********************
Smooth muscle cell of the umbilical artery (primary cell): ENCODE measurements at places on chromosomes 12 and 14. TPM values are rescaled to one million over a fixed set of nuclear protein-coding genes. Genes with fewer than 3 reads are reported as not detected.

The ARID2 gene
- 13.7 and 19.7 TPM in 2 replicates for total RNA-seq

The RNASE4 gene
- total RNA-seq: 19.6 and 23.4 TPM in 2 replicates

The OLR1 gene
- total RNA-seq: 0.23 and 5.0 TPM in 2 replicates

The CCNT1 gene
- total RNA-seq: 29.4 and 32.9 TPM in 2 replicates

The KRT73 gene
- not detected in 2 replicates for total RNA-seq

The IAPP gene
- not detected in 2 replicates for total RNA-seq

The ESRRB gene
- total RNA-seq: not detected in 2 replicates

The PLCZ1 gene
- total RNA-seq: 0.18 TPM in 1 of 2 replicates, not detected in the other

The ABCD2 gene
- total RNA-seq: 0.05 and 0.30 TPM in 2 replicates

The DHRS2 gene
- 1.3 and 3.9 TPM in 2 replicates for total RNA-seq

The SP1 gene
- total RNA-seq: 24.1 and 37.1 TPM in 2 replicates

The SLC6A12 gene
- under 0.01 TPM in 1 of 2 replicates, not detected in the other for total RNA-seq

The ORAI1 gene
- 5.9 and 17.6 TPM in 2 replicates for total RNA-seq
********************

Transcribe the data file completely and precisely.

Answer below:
Smooth muscle cell of the umbilical artery (primary cell): ENCODE measurements at places on chromosomes 12 and 14. TPM values are rescaled to one million over a fixed set of nuclear protein-coding genes. Genes with fewer than 3 reads are reported as not detected.

The ARID2 gene
- 13.7 and 19.7 TPM in 2 replicates for total RNA-seq

The RNASE4 gene
- total RNA-seq: 19.6 and 23.4 TPM in 2 replicates

The OLR1 gene
- total RNA-seq: 0.23 and 5.0 TPM in 2 replicates

The CCNT1 gene
- total RNA-seq: 29.4 and 32.9 TPM in 2 replicates

The KRT73 gene
- not detected in 2 replicates for total RNA-seq

The IAPP gene
- not detected in 2 replicates for total RNA-seq

The ESRRB gene
- total RNA-seq: not detected in 2 replicates

The PLCZ1 gene
- total RNA-seq: 0.18 TPM in 1 of 2 replicates, not detected in the other

The ABCD2 gene
- total RNA-seq: 0.05 and 0.30 TPM in 2 replicates

The DHRS2 gene
- 1.3 and 3.9 TPM in 2 replicates for total RNA-seq

The SP1 gene
- total RNA-seq: 24.1 and 37.1 TPM in 2 replicates

The SLC6A12 gene
- under 0.01 TPM in 1 of 2 replicates, not detected in the other for total RNA-seq

The ORAI1 gene
- 5.9 and 17.6 TPM in 2 replicates for total RNA-seq